Okay… so Ontario’s Fair Housing Plan isn’t really a surprise.
It’s the kind of gift you’ve long anticipated. You open the box. And awe turns to blah. Just like when it was your birthday and you didn’t get the birthday present you really wanted.
Do we really need to go over all 16 points of Ontario’s Fair Housing Plan?
I won’t bore you. So read it yourself here.
I will go over some of the key points… and summarize the rest. That way, we can move on to doing more interesting things with our day.
Don’t get me wrong. I’m not brushing this off like it’s nothing. Sure, it’s a gift. But will aspiring home buyers really benefit from all this? Will it really cause the Toronto real estate bubble to burst?
I don’t think so. And here’s why.
Introducing the NRST
Otherwise known as the “15-per-cent Non-Resident Speculation Tax” for those of you who don’t like fancy acronyms to make trivial things seem important.
Note the wording on Ontario’s official news release says “legislation… if passed.” I mean… sure, go over all the formalities. But this is a tax that won’t really hinder the rising prices. Maybe it’ll stop it a bit… or just let it cool off… but to bring things back to a level of ‘affordability’ — not so much.
Vancouver’s foreign buyer tax had zero exemptions.
Ontario’s? Well, there’s a few exemptions. And that’s why it won’t crash the market.
First of all, there is limited data on how much foreign buying and speculating is going on. In fact, I have a ‘feeling’ there’s more local speculation happening than foreign speculating.
Want to know how you can be exempted from this tax?
…a rebate would be available for those who subsequently attain citizenship or permanent resident status as a well as foreign nationals working in Ontario and international students. See technical bulletin for further information.
And there’s a lot of workarounds in the works on how some foreign buyers (and sellers… and whoever they’re working with) will skirt this foreign tax. Enough to make it not that big of a deal. And certainly not a surprise.
Renters! You’re going to get a lot more protection!
Yup, don’t stay up all night worrying about that bully landlord who’s going to beat you up tomorrow by doubling your rent and kicking you out in the middle of winter.
They can no longer increase your rent more than the prescribed rate even if you live in a post-1991 residential structure. That means every dwelling now occupied by a renter will have rent controls.
The maximum your rent will go up is capped at 2.5% annually.
And here’s another thing… if a landlord needs you to vacate your rental unit, you will be ‘adequately compensated’!
Increasing housing supply… here’s a no brainer
To cool a market… to make housing more affordable… to give Canadians a chance to buy real estate in their own cities… it would make sense to increase housing supply, right?
So here’s what Ontario will do.
They’ll establish “a program to leverage the value of surplus provincial land assets across the province to develop a mix of market housing and new, permanent, sustainable and affordable housing supply.”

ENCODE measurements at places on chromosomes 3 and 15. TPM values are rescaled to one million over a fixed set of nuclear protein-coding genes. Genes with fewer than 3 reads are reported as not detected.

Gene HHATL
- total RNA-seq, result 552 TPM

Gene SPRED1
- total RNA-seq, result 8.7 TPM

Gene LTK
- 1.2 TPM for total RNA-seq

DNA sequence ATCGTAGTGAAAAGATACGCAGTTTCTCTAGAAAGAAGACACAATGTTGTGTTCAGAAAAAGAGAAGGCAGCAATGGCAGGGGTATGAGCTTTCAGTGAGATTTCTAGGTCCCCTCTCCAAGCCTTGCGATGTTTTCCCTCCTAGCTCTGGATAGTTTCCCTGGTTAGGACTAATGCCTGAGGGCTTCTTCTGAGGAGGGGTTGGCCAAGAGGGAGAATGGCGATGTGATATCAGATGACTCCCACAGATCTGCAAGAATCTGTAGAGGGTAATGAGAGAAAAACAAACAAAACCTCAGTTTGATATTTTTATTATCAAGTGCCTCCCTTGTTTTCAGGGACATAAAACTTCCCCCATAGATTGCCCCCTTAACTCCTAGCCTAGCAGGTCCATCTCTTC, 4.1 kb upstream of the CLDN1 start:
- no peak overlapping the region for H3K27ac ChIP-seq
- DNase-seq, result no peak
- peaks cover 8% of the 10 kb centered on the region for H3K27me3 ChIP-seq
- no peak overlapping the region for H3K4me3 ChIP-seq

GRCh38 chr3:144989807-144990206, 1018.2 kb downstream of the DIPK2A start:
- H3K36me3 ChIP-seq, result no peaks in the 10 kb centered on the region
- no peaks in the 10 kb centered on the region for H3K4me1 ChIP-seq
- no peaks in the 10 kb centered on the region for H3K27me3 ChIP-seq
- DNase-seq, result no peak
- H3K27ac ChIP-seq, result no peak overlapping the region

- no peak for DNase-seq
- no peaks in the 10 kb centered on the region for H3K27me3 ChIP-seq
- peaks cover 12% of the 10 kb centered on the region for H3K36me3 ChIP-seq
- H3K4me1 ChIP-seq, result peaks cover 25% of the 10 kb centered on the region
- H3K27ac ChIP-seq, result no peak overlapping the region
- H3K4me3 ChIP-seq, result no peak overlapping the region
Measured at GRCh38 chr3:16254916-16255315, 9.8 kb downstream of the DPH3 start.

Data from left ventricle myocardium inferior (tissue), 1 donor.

Whew… what does that even mean? And will this program actually end up doing… anything…?
How about allowing City of Toronto legislation that… “if passed”… will allow Toronto to charge a vacant home tax? How exactly does that increase housing supply?
And there’s a whole lot of other goodies (again… read it if you want) all gift-wrapped in political jargon and filled with contingencies and provincial spending. After all, it’s your tax money that’s going to fund this gift to you.
A political move
The timing is perfect. Give back to the people in time for re-election next year. But how will this affect the real estate market?
If you’re a foreign buyer, whether or not you’re speculating in Toronto real estate, a 15% tax with a bonus slew of exemptions won’t change your mind if you want to park your money in a safe haven.
If you’re genuinely moving into Ontario’s cities for your kids’ education and your own work and lifestyle choices, this tax won’t even affect you in the long run.
A whole bunch of stuff has been packaged in this housing plan.
Maybe it’ll cool the market. A bit.
But Ontario’s Fair Housing Plan is not enough to make detached homes ultra-affordable, or change the fact that most first time buyers are going to end up in condos or townhouses (and there’s nothing wrong with that).
It’s going to drive up prices outside Toronto, as homeowners continue to cash out and acquire properties at a fraction of the price of living in the city.
What will affect the real estate market?
Aside from the fallout this might cause because of the media’s spin on how this tax would affect the market?
Or the rumours going around that this might cause the market to crash?
It all goes back to the basics of supply and demand.
You’ll see lots more listings not because of Ontario’s Fair Housing Plan, but because of seasonality.
Prices may cool a bit because of the fear and uncertainty this might cause.
Homeowners may sell to ‘cash out’ after experiencing double digit price gains year-to-year.
But a 33% increase in home prices isn’t sustainable forever. And as supply starts to increase (whether caused by Wynne or just the market itself), prices will stabilize… at least… and maybe even cool.
Anticipate a market transition soon.